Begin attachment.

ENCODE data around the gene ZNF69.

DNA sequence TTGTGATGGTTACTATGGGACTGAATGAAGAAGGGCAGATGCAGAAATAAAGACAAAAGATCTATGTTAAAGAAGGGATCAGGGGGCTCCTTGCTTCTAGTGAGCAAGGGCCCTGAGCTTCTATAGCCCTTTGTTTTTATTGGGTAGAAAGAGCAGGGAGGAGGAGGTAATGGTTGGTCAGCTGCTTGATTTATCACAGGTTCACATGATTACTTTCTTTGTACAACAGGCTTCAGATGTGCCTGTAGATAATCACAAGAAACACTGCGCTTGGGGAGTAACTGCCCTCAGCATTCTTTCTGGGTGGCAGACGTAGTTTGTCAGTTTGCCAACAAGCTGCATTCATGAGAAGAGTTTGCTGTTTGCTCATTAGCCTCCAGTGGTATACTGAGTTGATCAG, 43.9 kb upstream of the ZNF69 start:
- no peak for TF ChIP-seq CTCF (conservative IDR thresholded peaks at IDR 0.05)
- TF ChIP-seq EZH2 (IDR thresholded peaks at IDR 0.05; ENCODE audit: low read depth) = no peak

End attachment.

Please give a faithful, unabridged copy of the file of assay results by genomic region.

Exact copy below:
ENCODE data around the gene ZNF69.

DNA sequence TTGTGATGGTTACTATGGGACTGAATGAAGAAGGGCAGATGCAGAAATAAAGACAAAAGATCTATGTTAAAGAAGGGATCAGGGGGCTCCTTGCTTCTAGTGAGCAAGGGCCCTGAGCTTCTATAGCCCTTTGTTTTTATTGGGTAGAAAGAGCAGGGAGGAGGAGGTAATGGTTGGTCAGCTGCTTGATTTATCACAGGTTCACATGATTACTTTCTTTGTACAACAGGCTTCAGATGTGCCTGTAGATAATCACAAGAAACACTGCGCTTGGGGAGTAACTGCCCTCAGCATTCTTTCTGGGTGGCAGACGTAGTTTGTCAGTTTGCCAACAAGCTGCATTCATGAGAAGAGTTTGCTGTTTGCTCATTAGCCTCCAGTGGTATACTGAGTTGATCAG, 43.9 kb upstream of the ZNF69 start:
- no peak for TF ChIP-seq CTCF (conservative IDR thresholded peaks at IDR 0.05)
- TF ChIP-seq EZH2 (IDR thresholded peaks at IDR 0.05; ENCODE audit: low read depth) = no peak